PROVINCETOWN — The annual town meeting is unlikely to take place on its scheduled date, Monday, April 6. Gov. Charlie Baker issued an emergency order on Sunday limiting gatherings to fewer than 25 people — an effort to slow the spread of coronavirus.
Technically, town meetings are exempt from the order, but legislation proposed by the governor outlines a path to delaying them. Town moderators would be able to order a 30-day delay, and select boards could postpone them even longer — past the start of the new fiscal year on July 1. Towns could spend money at the prior year’s budget level until town meeting authorized a new budget.
If approved, this framework, and the continuing danger to public health, could mean putting off annual town meetings until well into the summer.
Town Manager Robin Craver said on Tuesday that she will recommend that the select board “cancel” town meeting for now, while the state works on options for maintaining municipal government and services.
When town meeting does eventually come, Provincetown voters will be faced with decisions about Harbor Hill’s finances, a plastic water-bottle ban, an eminent domain taking for the Ryder Street dune, and a change to the off-leash laws on Provincetown’s beaches.
Paying for Harbor Hill
Two articles on Harbor Hill’s finances will generate discussion. The first, an immediate spending authorization on a special town meeting warrant, allocates $100,000 to the completion of the renovation and construction work at the property, which the town voted to purchase in 2017. The second, Article 9 of the annual town meeting, calls for $595,000 from the general fund to be used for the bond payment on the project.
In a joint meeting of the select board and finance committee on March 9, Craver introduced the articles and explained her reasoning. The $10.7 million that the town voted for in 2017 was not an expenditure of cash, said Craver — it was a vote to authorize debt.
“When people talk about the debt service like it’s a subsidy, or an addition, they’re counting it twice,” she said. “That $595,000 is your mortgage, basically. This doesn’t go away; it’s not like you’re throwing $595,000 to the wind. You’re actually investing in a property, and at any point you’ll be able to sell it.”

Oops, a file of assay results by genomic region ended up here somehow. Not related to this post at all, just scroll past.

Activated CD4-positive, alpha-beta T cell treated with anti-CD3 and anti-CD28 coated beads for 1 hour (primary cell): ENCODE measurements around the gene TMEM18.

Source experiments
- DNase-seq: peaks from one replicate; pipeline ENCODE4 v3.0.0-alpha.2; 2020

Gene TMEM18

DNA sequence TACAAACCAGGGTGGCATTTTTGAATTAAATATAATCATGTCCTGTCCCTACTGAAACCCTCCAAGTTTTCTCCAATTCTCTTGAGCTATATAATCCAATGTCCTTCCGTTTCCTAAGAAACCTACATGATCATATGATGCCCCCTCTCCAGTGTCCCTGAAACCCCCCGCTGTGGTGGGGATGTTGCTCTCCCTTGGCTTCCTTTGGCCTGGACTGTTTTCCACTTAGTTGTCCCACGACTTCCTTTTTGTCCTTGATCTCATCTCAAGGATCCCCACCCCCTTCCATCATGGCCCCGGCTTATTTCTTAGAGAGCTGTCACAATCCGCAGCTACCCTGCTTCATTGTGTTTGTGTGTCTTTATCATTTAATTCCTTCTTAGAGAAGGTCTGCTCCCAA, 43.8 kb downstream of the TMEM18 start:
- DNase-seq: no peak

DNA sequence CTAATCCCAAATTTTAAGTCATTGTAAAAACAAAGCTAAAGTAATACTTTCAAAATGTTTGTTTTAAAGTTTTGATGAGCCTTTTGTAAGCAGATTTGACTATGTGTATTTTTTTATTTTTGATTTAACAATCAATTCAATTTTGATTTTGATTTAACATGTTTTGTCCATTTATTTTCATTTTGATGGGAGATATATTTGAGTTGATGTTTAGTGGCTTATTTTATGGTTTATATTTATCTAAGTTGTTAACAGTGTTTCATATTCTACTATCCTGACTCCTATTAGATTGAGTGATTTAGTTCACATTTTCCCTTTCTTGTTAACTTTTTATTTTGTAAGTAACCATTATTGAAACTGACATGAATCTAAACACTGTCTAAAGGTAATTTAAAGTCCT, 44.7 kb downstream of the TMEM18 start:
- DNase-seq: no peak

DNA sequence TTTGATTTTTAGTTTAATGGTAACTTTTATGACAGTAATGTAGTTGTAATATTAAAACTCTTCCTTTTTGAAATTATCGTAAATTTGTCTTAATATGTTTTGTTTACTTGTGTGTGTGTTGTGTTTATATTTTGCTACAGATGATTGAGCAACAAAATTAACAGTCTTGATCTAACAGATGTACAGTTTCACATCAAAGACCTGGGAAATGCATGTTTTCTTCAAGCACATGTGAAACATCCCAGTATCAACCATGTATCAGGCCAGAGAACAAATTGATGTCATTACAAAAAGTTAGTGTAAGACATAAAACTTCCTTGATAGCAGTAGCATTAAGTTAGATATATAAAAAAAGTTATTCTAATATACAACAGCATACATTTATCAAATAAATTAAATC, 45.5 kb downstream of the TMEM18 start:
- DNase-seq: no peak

“It appears to me the rents will be able to cover the operating costs, which they should,” Craver continued. “You will be paying your debt service, which you should. The town owns it. I know there’s been conversations about what other options you might have, such as public-private partnerships, selling some of the portions off, condo-ing it — this also gives you an opportunity to do that.”
Finance Committee Member Mark Del Franco noted that the project was originally pitched as nearly paying for itself and requiring only around $175,000 a year from the town. At that time, the expansion of the rooms tax to short-term rentals had been seen as a source of funds. Craver recommended against using that tax or the new marijuana tax to pay for Harbor Hill, though.
Ryder Street Dune
Another article seeks authorization to purchase or take by eminent domain a series of easements along the harbor between Ryder and Gosnold streets. This stretch of beach was the pathway for devastating coastal flooding in January 2018. The town wants to build a seven-foot dune to prevent the area from flooding again.
“We have learned that to qualify for grants to cover the construction work, we have to show that we have a continuing legal right to maintain the dune,” Conservation Agent Tim Famulare told the select board in January. “Permission or consent from the underlying property owners is not sufficient. We will need easements that give the town permanent access privileges.”
The cost of the easements is not yet known.
Plastic Water Bottle Ban
A petitioned article from Ted Jones and the environmental action group Sustainable Practices would ban the sale of water in single-use plastic bottles of less than one gallon. Sale of water in aluminum cans, cardboard cartons, and glass bottles would still be allowed, as would soda water and sweetened drinks of all kinds. This same bylaw will be on the town meeting warrant in 11 of the 15 towns on the Cape this year, and its advocates were hoping that Provincetown’s meeting would give them an early and trendsetting win.
“About 60 percent of the single-use plastic bottle market is for plain water,” said Madhavi Venkatesan, executive director of Sustainable Practices. “Hardly any of them are recycled. Recycling rates are much higher for aluminum cans, and of course reusable bottles filled from the tap are even better.”
Changes to Off-leash Rules
An article brought by the animal welfare committee would change the times that dogs can be off leash on town beaches. Currently it’s from 6 a.m. to 9 p.m. for seven months of the year. From Memorial Day to Nov. 1, they can be off leash from 6 a.m. to 9 a.m. and 6 p.m. to 9 p.m.
The article would apply the summer rules to the whole year.